"Permanent" DST

Owen DeLong owen at delong.com
Wed Mar 16 16:04:43 UTC 2022

> "My flight leaves at 6 AM local time and lasts 90 minutes, but I'm crossing 3 timezones heading west...so you need to pick me up at...uh....4:30 AM your time?  Oh wait....are you currently in DST or not because we don't do DST here, but I think you do....so you either need to pick me up at 4:30 AM or 3:30 AM...I'm not sure....what's your time is it now?  Ok, it's 5 AM my time and 7 AM your time, so no DST, so...uh...but next week your zone is switching to DST but we're already on it..."

Um, if you manage to cross 3 timezones in 90 minutes, you have a VERY fast aircraft or you are really far north.

Most jet airliners max out somewhere approximating 500 statute MPH (actually a little less) not accounting for wind.

Going west, you’re usually against the wind (northern hemisphere, you’re with the wind in the southern hemisphere).

At the equator, timezones are roughly 1,000 miles (technically 1037.56) wide (earth has a roughly 8,000 mile diameter for an approximately 24,000 mile circumference).
Obviously, they get narrower as you get farther from the equator, but not linearly so. At 45º Latitude, this becomes 733.84 SM. 
The half-width point is approximately 60º latitude (518.97 SM).

To put some perspective on this, Portland, OR is roughly 45º North. Seattle, WA is roughly 47º North. To get to 60º N, you’re looking at such densely populated locales as Whitehorse, Yukon Territory (60.72º North). Whitehorse is (by far) the largest city in the entire Yukon Territory. Admittedly, St. Petersburg, RU is also very close to 60º North and a bit more populous. Coincidentally, 60º latitude. To put this in some additional perspective, the arctic and antarctic circles are at approximately 66.5º latitude. Those circles approximately enclose the areas where the sun does not set within 24 hours of the summer solstice. (The actual phenomenon is a little larger due to refraction).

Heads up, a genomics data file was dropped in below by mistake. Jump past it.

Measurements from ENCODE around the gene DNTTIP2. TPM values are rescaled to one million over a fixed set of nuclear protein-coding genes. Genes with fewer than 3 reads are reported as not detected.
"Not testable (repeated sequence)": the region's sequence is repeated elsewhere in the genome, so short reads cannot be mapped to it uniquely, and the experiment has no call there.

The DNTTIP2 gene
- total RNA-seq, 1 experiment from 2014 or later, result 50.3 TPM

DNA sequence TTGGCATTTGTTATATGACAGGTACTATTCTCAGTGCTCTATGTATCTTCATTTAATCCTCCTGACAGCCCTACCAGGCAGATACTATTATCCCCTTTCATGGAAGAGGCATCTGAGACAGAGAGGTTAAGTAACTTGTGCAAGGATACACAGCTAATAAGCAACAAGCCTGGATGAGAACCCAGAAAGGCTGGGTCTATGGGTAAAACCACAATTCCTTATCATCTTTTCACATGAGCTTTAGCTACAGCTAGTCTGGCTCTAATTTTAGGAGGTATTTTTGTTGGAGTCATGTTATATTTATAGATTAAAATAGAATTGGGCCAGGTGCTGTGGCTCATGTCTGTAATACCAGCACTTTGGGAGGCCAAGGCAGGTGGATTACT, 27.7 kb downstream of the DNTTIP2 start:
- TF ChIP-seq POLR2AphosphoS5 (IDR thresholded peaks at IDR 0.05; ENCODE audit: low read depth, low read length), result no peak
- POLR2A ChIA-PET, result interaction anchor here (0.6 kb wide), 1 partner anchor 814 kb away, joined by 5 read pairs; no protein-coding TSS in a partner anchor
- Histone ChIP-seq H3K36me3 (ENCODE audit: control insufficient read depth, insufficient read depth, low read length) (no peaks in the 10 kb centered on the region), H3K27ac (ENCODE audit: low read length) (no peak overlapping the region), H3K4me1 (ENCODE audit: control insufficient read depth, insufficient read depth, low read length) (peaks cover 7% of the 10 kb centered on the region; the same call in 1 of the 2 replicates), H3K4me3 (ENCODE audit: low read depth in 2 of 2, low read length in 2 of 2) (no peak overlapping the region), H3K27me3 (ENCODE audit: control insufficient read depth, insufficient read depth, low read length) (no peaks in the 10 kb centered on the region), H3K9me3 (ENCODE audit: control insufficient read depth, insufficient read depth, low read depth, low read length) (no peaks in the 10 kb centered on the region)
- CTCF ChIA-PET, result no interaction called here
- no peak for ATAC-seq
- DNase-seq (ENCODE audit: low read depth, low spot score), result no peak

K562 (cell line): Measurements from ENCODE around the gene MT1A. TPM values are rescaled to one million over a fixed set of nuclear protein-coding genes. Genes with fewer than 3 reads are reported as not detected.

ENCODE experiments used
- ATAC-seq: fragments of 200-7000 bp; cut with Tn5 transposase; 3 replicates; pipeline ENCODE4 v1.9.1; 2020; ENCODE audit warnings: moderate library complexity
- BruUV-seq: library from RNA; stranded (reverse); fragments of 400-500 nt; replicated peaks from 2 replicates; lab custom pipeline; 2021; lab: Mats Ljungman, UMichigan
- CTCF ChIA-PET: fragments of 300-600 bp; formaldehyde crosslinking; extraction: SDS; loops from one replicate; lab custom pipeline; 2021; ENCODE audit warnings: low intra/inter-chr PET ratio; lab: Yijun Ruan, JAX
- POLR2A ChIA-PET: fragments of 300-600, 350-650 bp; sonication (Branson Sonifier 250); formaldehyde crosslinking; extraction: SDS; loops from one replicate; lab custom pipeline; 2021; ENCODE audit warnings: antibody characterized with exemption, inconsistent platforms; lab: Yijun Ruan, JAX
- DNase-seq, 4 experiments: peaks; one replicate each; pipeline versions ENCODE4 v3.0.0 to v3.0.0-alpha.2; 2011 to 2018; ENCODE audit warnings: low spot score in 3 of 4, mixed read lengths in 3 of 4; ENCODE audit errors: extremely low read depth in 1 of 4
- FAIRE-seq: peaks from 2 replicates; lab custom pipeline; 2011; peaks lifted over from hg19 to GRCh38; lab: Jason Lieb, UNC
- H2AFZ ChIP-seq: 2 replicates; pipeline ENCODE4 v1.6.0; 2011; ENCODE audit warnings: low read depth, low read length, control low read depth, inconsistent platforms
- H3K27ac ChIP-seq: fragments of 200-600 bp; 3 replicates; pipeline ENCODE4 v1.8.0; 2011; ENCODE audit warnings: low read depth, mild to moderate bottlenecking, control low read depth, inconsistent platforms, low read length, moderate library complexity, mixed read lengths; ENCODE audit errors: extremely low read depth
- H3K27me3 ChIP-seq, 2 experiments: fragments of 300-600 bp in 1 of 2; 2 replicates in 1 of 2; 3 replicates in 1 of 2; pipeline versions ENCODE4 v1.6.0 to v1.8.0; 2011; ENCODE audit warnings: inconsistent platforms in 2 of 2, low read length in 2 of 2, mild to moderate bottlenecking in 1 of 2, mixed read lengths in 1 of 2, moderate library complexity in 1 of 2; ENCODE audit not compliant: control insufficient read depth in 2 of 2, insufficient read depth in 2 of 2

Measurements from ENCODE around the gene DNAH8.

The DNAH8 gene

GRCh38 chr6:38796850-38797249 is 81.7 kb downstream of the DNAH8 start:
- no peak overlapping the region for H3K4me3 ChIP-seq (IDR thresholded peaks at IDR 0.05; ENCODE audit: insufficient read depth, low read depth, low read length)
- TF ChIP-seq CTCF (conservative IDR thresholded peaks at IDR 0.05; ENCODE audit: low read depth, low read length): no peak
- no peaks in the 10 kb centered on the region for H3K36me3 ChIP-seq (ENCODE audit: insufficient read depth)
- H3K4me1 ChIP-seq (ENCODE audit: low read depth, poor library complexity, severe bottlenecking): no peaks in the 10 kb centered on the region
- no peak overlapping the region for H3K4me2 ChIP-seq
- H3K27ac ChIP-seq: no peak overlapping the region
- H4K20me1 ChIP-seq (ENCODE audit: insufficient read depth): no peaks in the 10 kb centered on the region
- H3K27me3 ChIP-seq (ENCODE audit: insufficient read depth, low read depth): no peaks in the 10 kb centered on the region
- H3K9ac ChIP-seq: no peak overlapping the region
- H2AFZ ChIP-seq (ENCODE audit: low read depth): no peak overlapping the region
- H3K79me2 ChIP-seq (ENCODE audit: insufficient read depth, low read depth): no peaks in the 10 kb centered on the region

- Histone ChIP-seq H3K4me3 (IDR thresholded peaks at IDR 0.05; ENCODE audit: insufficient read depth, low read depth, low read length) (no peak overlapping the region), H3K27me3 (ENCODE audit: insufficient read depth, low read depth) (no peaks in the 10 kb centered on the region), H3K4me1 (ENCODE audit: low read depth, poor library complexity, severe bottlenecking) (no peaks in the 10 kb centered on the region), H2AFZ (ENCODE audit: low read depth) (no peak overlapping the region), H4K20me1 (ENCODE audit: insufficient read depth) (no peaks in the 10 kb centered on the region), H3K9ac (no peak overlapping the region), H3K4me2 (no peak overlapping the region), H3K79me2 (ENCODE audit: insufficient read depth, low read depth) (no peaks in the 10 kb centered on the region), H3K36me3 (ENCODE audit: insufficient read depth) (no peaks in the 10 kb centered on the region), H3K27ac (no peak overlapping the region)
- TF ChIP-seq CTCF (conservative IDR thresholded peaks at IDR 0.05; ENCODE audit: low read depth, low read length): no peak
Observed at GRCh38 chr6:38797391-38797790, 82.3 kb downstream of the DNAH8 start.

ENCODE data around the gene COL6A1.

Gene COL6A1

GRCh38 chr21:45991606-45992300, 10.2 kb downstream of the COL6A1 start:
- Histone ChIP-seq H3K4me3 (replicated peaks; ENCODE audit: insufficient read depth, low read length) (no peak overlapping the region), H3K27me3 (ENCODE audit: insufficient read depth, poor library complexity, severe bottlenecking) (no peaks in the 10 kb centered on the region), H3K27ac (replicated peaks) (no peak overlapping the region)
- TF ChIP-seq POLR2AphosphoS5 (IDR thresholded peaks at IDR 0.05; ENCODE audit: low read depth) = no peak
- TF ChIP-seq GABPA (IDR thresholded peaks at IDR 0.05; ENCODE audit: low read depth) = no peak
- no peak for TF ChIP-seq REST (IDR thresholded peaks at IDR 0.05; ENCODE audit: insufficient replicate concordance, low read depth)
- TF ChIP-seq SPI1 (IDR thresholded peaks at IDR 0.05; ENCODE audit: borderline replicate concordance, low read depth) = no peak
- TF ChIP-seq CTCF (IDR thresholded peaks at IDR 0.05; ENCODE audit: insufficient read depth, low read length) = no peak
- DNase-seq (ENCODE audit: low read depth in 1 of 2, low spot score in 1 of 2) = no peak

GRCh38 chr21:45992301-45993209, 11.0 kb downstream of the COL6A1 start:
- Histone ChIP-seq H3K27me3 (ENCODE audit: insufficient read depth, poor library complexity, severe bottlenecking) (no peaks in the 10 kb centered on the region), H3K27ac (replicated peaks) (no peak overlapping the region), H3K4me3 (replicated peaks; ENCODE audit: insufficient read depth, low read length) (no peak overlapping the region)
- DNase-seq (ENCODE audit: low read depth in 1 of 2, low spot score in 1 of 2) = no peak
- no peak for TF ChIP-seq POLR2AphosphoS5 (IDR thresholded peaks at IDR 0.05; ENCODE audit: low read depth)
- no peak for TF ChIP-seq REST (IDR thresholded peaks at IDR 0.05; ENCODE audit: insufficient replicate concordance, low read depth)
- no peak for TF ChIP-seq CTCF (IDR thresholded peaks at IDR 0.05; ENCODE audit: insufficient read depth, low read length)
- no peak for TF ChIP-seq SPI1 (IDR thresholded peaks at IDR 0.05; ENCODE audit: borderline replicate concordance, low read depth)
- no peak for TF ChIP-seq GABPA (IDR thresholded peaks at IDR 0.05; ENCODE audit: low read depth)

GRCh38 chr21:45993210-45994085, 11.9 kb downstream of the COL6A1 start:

I’m not sure if there are direct flights between (e.g. Winnipeg and Whitehorse), but that’s an example of a city pair that would be necessary to do a 90 minute flight crossing 3 timezones going west, assuming no wind at altitude, though Winnipeg is a bit of a fudge since it’s only 49.9º latitude).

I couldn’t find a place outside of Antarctica that was wide enough to have 3 timezones at 60º Latitude. Australia came closest, but Adelaide is only 34.93º South.

I don’t think there are two airports at that spacing on Antarctica, either.

There might be feasible options in Europe. Perhaps Reykjavik to Oslo  or Stockholm might do the trick.

Nonetheless, your point about timezone absurdity and flight calculations is well taken. Daylight Stupid Time (and the some do/some don’t and on a variety of schedules) doesn’t make it any easier, either.

> vs
> "My flight leaves at 06:00 zulu, lasts 90 minutes, so I'm landing at 7:30 zulu.  See you then."
> For the record, I was always told DST was implemented because of farmers.
> I'm a farmer and I hate timezones.  I just wake up when the rooster starts crowing, and no one goes out to adjust him twice a year for DST.

I would definitely favor flights operating and/or publishing their schedules in UTC rather than local times. (or at least having the UTC times available adjacent to the local times).

I’m not opposed to the idea of switching everyone to UTC and letting “9 to 5” become “X to Y” depending on location, but I suspect that would break too many people’s brains to ever gain wide acceptance from the majority of voters that would have to approve such a thing.

Heck, California couldn’t even figure out that it was a good idea to vote to get rid of Daylight Stupid Time. (Note, by get rid, I am not advocating for being PST all year. I don’t care whether we go PST or MST all year, I just want to pick one time zone for the entire year and stop jumping back and forth for reasons utterly passing understanding).


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